Aroma: Deep, rich earth with spice The aroma can vary greatly due to numerous tree varieties and how it was processed. Not sure which Myrrh to purchase? Order samples First. : )
Characteristics: Thick and sticky in texture and yellow to a dark brown in color
Uses: In Aromatherapy myrrh is used: Antiseptic, astringent, expectorant, helps stop bleeding, useful for boosting immune system. Myrrh is widely used for coughs, bronchial ailments, and for mouth and skin infections.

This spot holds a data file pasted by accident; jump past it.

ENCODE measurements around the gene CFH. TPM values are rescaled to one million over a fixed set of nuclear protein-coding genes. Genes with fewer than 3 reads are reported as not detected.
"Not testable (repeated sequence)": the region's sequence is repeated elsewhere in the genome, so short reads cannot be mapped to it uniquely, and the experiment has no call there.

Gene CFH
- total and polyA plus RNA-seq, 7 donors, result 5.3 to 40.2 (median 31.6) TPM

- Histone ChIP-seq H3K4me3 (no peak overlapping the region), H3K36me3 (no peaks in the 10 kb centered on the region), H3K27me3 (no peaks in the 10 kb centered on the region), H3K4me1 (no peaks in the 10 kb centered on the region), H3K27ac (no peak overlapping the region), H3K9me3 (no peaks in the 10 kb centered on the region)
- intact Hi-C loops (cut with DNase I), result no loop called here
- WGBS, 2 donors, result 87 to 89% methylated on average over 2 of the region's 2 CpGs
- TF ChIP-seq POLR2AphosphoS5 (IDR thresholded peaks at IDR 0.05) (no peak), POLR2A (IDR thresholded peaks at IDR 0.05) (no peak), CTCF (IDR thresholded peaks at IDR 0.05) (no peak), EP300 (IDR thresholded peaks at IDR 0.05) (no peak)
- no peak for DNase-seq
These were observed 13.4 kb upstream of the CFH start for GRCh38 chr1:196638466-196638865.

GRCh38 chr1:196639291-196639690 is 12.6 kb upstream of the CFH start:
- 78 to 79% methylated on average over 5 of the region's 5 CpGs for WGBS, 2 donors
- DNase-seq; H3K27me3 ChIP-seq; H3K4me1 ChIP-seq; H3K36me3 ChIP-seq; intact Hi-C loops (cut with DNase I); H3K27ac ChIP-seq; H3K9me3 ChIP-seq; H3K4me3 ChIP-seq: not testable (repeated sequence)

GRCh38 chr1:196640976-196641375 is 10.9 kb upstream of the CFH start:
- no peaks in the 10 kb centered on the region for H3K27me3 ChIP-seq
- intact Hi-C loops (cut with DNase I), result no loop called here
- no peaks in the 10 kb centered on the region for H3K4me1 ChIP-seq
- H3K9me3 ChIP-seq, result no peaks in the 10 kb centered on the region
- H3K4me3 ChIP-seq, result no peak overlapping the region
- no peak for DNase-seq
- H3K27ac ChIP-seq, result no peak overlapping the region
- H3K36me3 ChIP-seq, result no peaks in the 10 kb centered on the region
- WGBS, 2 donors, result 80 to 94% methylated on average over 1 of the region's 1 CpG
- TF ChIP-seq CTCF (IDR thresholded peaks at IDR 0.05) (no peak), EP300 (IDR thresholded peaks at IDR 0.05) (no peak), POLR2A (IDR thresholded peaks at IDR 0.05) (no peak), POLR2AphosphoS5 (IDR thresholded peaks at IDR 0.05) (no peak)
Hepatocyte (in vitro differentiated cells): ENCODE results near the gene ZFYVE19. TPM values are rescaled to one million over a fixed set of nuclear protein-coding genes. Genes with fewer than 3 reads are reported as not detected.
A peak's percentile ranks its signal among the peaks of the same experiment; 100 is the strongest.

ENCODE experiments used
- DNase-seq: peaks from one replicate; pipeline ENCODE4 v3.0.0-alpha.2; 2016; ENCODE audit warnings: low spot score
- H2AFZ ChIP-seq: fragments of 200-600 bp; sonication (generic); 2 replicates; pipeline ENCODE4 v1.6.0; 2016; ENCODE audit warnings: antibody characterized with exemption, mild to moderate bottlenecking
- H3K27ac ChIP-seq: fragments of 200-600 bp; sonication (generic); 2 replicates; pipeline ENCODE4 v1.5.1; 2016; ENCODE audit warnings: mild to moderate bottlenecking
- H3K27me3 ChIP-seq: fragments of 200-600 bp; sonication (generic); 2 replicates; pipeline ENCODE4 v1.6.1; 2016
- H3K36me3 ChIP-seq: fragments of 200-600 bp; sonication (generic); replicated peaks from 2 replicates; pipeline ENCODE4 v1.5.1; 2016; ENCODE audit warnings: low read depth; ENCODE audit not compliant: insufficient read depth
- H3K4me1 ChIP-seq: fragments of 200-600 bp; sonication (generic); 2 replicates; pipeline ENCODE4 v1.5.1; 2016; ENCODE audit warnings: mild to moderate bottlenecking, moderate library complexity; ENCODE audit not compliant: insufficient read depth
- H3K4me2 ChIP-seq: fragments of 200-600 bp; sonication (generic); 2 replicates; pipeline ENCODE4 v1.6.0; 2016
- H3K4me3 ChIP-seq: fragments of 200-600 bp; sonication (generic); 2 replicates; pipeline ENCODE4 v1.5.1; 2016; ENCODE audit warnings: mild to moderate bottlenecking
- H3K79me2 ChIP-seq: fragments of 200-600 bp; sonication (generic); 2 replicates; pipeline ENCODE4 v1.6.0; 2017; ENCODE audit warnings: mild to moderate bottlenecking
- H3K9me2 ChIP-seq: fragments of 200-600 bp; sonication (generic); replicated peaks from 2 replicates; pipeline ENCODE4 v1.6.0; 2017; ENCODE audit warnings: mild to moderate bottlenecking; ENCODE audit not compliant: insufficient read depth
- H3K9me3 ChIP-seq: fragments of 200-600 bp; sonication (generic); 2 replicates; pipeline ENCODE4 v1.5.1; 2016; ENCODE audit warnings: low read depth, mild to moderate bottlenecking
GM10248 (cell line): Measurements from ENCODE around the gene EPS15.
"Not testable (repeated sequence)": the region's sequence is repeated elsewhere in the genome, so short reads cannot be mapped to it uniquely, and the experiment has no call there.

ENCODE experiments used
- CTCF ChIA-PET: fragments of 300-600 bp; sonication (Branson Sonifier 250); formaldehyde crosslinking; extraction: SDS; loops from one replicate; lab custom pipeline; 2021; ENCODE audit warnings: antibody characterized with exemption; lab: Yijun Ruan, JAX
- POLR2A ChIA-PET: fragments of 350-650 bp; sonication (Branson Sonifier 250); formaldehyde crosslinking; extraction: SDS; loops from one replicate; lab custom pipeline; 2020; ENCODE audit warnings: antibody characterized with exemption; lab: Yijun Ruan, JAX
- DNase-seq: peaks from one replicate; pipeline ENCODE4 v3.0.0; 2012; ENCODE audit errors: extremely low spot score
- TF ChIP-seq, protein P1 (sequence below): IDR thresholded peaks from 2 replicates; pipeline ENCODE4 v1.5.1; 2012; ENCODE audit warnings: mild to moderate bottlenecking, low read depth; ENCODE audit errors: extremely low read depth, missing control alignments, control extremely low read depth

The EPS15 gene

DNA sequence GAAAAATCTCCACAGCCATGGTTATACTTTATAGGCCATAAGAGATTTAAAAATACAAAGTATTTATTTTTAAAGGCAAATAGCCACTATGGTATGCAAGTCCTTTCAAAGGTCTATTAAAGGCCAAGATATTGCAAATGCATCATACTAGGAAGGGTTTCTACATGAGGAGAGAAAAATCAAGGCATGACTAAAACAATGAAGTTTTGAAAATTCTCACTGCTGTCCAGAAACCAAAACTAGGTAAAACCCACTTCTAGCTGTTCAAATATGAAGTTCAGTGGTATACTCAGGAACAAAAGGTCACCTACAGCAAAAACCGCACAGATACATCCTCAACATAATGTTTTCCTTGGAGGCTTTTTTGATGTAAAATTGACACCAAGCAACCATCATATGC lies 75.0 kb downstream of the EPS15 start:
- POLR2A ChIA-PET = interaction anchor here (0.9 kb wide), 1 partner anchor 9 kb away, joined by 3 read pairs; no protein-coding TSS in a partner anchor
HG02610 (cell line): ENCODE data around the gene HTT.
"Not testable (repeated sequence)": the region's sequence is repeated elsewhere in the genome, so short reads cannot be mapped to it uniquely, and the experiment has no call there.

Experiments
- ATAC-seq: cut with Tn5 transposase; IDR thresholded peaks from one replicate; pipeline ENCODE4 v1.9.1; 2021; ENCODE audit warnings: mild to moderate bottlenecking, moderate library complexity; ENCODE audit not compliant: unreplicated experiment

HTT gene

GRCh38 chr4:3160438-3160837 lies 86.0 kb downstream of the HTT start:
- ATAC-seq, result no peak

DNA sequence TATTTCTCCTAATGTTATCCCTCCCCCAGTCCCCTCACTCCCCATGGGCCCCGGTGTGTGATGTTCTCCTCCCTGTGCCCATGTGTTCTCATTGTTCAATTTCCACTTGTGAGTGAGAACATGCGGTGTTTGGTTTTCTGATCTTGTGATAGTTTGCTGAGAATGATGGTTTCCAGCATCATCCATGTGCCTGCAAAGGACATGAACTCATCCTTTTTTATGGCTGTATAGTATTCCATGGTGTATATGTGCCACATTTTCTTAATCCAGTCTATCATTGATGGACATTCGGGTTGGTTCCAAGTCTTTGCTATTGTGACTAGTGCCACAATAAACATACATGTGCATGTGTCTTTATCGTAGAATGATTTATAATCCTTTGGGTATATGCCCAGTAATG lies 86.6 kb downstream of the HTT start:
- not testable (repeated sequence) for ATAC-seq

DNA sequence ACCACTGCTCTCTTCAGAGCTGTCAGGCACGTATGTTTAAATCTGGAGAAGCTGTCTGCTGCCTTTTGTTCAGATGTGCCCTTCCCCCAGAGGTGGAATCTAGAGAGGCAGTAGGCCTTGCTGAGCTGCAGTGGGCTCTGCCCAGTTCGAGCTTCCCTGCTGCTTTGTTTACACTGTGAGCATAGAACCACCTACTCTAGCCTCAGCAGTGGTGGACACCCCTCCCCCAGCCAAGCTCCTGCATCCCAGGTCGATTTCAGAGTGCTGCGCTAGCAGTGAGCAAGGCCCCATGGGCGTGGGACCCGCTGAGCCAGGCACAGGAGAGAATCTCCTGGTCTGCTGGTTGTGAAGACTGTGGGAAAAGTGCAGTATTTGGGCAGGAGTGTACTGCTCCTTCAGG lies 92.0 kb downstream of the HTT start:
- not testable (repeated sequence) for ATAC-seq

History: Myrrh is one of the oldest essences, used in perfumery and religious rituals. It was mentioned as early as 2,000 B.C. in Egyptian papyrus texts. Myrrh was used as a fumigant in deity worship, to purify homes and clothes, and in embalming. Myrrh was one of the gifts offered by the Magi to the baby Jesus, along with gold and frankincense. Myrrh is a fragrant resin from a tree – from the same family as frankincense and elemi, growing in desert to semi-desert climates. Today, myrrh production from the Commiphora myrrha comes mainly from the arid savannas of Somalia. The resin is produced by cutting the tree’s trunk, a process that can take place throughout the year. Myrrh essential oil obtained by steam distillation has a very low yield of about 6-8% of the gum resin. Some Commiphora trees have a short trunk and shrubby highly branched tops while others develop into large, tall specimens. Even the leaves contain aromatic oils although they are not commercially exploited.